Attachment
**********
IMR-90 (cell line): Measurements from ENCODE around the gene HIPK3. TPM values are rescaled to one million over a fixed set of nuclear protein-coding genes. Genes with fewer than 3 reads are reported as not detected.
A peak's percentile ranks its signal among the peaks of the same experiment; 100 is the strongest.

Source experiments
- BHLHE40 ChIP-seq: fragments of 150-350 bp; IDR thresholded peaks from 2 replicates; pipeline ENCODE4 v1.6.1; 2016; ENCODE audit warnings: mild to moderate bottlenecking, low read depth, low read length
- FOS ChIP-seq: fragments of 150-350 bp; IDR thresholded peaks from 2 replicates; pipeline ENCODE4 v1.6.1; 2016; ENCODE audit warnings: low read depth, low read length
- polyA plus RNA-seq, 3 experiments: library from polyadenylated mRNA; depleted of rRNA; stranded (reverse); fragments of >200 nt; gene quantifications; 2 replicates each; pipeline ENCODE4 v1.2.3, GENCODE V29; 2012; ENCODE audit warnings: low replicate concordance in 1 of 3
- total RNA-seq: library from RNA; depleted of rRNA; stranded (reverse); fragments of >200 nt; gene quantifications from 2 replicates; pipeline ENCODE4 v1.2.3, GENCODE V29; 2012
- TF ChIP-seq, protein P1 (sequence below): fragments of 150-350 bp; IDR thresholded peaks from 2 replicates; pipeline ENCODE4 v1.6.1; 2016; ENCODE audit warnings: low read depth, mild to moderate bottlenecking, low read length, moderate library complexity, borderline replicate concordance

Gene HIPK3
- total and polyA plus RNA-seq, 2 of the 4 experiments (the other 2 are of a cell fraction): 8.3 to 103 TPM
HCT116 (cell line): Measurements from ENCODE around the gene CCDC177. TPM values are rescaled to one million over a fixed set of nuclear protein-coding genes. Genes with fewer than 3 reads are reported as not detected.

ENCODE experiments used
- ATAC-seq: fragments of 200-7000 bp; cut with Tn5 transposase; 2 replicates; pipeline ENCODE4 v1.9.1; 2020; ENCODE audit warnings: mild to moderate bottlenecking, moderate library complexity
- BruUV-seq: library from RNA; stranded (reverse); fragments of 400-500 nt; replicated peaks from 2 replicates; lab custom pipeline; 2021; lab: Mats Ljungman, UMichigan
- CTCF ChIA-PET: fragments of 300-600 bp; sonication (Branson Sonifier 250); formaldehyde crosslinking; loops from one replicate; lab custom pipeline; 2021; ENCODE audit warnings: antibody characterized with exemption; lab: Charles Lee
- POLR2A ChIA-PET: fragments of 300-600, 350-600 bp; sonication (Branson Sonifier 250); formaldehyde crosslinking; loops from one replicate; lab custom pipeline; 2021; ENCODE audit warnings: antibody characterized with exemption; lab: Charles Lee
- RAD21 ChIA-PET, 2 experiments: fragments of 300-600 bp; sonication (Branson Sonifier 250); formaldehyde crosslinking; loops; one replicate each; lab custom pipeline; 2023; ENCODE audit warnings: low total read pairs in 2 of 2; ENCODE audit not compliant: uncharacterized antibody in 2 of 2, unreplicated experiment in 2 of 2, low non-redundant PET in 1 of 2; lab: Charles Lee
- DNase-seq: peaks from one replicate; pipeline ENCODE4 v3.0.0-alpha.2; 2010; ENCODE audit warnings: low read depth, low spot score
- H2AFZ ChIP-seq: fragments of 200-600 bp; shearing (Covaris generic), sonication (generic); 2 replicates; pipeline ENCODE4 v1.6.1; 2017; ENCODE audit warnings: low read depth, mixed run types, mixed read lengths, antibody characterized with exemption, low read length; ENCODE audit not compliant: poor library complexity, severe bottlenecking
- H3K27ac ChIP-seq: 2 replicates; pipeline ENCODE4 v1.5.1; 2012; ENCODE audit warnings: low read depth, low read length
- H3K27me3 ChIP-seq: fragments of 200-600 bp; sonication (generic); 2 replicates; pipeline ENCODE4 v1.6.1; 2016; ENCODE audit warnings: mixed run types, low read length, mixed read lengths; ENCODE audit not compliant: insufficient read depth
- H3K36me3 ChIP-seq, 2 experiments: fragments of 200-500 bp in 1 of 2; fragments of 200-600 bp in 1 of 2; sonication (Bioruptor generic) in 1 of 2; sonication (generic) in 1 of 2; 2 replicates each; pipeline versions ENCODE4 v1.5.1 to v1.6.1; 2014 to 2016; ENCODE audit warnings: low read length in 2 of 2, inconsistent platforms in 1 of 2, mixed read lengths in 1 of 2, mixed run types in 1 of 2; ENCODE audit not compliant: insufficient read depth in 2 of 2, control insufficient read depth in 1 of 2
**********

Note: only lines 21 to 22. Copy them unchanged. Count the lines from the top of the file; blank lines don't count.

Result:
- H3K27me3 ChIP-seq: fragments of 200-600 bp; sonication (generic); 2 replicates; pipeline ENCODE4 v1.6.1; 2016; ENCODE audit warnings: mixed run types, low read length, mixed read lengths; ENCODE audit not compliant: insufficient read depth
- H3K36me3 ChIP-seq, 2 experiments: fragments of 200-500 bp in 1 of 2; fragments of 200-600 bp in 1 of 2; sonication (Bioruptor generic) in 1 of 2; sonication (generic) in 1 of 2; 2 replicates each; pipeline versions ENCODE4 v1.5.1 to v1.6.1; 2014 to 2016; ENCODE audit warnings: low read length in 2 of 2, inconsistent platforms in 1 of 2, mixed read lengths in 1 of 2, mixed run types in 1 of 2; ENCODE audit not compliant: insufficient read depth in 2 of 2, control insufficient read depth in 1 of 2